ISSN 2373-3586

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Welcome to the Medical Science Case Reports

Medical Science Case Reports (MSCR) developed as an independent title journal in 2014 from the case reports section of Medical Science Monitor.

Aim of the Journal
MSCR is an Open Access, peer-reviewed online journal, which aims at contributions advancing health professional education and coverage of original case reports from all medical specialties. MSCR will expand medical knowledge and thus... read more


Published: 2017-04-21

Spontaneous Pneumothorax in a Patient with Advanced Scleroderma: A Case Report

Viki Kumar, Keerat Rai Ahuja, Fnu Anila, Mohammad Aurangzeb, Theo Trandafirescu

(Department of Internal Medicine, Icahn School of Medicine at Mount Sinai/Queens Hospital Center, Jamaica, USA)

Med Sci Case Rep 2017; 4:34-36

DOI: 10.12659/MSCR.902080


BACKGROUND: Spontaneous pneumothorax may be primary or secondary. There are many causes of secondary spontaneous pneumothorax. Spontaneous pneumothorax in association with scleroderma has been rarely reported.
CASE REPORT: A 41-year-old man presented to the emergency department with sudden-onset dyspnea for 1 day. He denied having chest pain, palpitations, trauma, or other symptoms. Physical exam included mild tachycardia, tachypnea, Raynaud’s phenomenon, and sclerodermal skin changes on extremities, face, and trunk. Lab data included anti-topoisomerase >8 and antinuclear antibody (1: 2560). A chest x-ray revealed a large left pneumothorax with marked compression of the lung field and right-sided tracheal deviation. The patient’s past medical history included 1 year of severe progressive sclerosis, recurrent pneumothorax on right side status post chest tube placement, multiple bronchoscopies, right-sided video-assisted thoracoscopic surgery for persistent air leak, and muscle-sparing thoracotomy with right upper lobectomy. This time, the pneumothorax had recurred on the left side. A chest tube was inserted, resulting in lung expansion with symptom resolution. A post-chest tube CT scan chest showed severe paraseptal and centrilobular emphysematous changes with biapical bullous changes marked in the left apex. Within 3 days, the patient had another episode of dyspnea, with a chest x-ray showing recurrent left pneumothorax. Manipulating and changing the chest tube did not bring any improvement, so a blood patch pleurodesis was done. No recurrence was noted in the next 4 weeks.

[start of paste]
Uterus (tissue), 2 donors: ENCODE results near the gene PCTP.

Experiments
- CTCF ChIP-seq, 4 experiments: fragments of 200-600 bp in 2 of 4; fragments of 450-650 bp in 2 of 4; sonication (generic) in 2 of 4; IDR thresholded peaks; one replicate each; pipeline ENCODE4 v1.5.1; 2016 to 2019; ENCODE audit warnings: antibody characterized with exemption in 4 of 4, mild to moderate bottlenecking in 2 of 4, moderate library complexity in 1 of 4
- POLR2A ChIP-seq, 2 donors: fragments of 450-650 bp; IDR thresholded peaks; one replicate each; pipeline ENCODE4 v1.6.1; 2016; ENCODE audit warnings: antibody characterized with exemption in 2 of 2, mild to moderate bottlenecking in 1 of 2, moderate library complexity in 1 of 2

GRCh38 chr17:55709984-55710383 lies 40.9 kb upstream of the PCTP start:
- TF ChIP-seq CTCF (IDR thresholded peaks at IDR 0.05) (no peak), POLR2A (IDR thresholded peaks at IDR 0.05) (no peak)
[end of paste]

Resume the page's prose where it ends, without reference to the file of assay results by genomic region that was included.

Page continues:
CONCLUSIONS: Physicians should consider pneumothorax as one of the potential complications in patients with chronic scleroderma with underlying pulmonary fibrosis and sub-pleural cysts.

Keywords: Pneumothorax, Pulmonary Fibrosis, Scleroderma, Diffuse




Published: 2017-04-13

An Unusual Case of Elevated Anion Gap Metabolic Acidosis Secondary to Chronic Acetaminophen Toxicity: A C...


Raviteja R. Guddeti, Jessica Marshall, Analise Hanneman, Jayanth G. Vedre

Med Sci Case Rep 2017; 4:28-33

DOI: 10.12659/MSCR.904141

Published: 2017-04-04

Cyclosporine Treatment in a Case of Acquired Hemophilia A Diagnosed After Tooth Extraction


Masakatsu Usui, Kenji Miki, Hiroshi Takeishi, Maeng Bong Jin, Shinsaku Imashuku

Med Sci Case Rep 2017; 4:24-27

DOI: 10.12659/MSCR.904123